The archaeological research conducted from 2011 to 2016 along the southern and eastern slope of the acropolis and the directly adjacent area of the ›Saddle‹ brought new insights into the history of the late Bronze Age settlement of Aigeira.
Already in the 1970s and 1980s, W. Alzinger’s excavations on the acropolis of Aigeira provided evidence for a late Bronze Age Mycenaean settlement with several phases and laid the foundation for the stratigraphical analysis of the prehistoric settlement. One of the highlights of the former excavations was the discovery of a considerable burnt layer that had destroyed one of the Mycenaean settlement phases. During the excavations numerous vessels and other artifacts were recovered from the burnt debris of the destroyed houses.
New excavations on the slope of the acropolis and the ›Saddle‹
The archaeological research conducted from 2011 to 2016 along the southern and eastern slope of the acropolis and the directly adjacent area of the ›Saddle‹ emphasizes the importance of Aigeira, particularly during the late Bronze Age, and also provided important new insights on the history of the settlement. For the first time it was established that the Mycenaean settlement of the late Bronze Age was not confined to the acropolis, as originally assumed, but that it extended all the way to the lower terraces of the ›Saddle‹. Thus, the acropolis was the center of a much larger settlement that, according to our current results, spread across the entire area of the plateau located to the south and east of the acropolis and covered an area of 12,000 m2.
›Lower City‹ and fortification
During the excavations in the area of the ›Saddle‹ one of the late Bronze Age buildings of the ›Lower City‹ was studied. The stratigraphy documented in the building and adjoining open courtyard area reaches from the natural soil to the modern topsoil and therefore belongs to one of the best stratigraphic sequences covering the longest time period observable in Aigeira. Of particular importance to the late Bronze Age settlement is the discovery that the natural soil was intentionally worked and leveled off for the construction of the Mycenaean settlement. Older settlement remains that possibly were located here were probably destroyed. Furthermore, the evidence of a substantial burnt layer is of particular interest. The dating of the pottery discovered in the burnt layer suggests that it is the same destruction by fire as was also identified during the excavations in the 1970s on the acropolis. It must be assumed that a large part or even the entire Mycenaean settlement of Aigeira was destroyed by a catastrophic fire.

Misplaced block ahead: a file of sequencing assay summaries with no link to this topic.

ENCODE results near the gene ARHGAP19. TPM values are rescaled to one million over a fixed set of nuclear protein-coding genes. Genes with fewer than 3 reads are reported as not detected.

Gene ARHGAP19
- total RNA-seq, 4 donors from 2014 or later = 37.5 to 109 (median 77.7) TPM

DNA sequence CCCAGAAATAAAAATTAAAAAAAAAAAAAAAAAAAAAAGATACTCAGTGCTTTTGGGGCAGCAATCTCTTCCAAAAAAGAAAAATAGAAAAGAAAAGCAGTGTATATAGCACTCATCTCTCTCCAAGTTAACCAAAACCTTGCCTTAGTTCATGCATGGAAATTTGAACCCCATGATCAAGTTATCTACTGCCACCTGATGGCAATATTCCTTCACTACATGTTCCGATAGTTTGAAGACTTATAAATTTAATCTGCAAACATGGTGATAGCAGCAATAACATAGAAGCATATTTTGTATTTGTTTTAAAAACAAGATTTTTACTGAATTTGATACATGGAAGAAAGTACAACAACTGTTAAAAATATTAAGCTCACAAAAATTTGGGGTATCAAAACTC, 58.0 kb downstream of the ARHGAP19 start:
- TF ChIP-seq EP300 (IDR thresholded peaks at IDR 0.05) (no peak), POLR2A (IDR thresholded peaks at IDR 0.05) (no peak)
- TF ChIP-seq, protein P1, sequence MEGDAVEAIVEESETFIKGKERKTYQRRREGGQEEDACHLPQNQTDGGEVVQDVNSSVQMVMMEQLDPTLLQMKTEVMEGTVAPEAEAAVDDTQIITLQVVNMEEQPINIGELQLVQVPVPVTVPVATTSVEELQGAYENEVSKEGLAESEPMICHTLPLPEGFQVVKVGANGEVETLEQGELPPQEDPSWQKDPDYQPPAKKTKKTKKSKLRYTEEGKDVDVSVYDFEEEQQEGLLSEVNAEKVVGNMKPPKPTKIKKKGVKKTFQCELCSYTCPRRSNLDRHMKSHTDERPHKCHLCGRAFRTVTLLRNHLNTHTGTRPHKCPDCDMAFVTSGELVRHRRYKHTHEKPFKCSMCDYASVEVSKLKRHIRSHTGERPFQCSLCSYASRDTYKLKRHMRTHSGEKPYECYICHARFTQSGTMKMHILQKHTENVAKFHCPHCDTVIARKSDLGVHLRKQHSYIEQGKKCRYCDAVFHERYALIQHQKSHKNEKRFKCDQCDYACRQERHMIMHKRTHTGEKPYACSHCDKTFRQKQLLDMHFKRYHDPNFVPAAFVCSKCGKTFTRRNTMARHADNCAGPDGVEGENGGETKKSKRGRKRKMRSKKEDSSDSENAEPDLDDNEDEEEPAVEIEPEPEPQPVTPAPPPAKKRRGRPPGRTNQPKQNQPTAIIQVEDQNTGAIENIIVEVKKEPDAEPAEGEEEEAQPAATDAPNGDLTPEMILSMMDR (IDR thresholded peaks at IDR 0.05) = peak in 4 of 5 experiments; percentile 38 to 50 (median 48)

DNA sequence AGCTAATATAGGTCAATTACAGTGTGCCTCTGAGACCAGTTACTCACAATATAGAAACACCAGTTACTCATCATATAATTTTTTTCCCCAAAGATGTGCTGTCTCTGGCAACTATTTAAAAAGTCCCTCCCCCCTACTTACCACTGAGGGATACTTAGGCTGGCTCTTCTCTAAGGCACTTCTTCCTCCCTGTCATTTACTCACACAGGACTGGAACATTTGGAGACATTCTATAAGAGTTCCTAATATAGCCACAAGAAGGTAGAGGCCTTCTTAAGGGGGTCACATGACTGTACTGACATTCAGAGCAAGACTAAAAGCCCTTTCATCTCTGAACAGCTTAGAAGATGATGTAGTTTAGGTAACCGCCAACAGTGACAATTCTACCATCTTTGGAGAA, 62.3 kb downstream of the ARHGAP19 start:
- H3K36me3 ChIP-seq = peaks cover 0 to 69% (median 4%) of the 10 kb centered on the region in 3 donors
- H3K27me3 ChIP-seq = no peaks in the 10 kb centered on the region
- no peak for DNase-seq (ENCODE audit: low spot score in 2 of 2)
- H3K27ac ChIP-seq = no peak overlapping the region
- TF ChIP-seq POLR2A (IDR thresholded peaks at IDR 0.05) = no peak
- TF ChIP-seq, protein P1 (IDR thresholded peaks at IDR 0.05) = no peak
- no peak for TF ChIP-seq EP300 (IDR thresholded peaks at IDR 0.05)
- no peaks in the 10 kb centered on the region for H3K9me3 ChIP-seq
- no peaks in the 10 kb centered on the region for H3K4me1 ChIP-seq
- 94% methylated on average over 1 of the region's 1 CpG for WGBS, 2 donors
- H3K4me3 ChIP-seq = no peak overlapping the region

The cause of the fire can only be speculated because no evidence of armed conflicts or human victims of the catastrophe have been discovered. The fact that following the fire the acropolis was surrounded by a fortification wall does suggest an increased need for protection.
The construction of the fortification wall is revealing because it demonstrates that even after the fire catastrophe a functioning settlement organization must have existed since such a large building project could not have been carried out without it. Furthermore, on the Peloponnese Aigeira is the only settlement that was fortified in this late stage of the Bronze Age.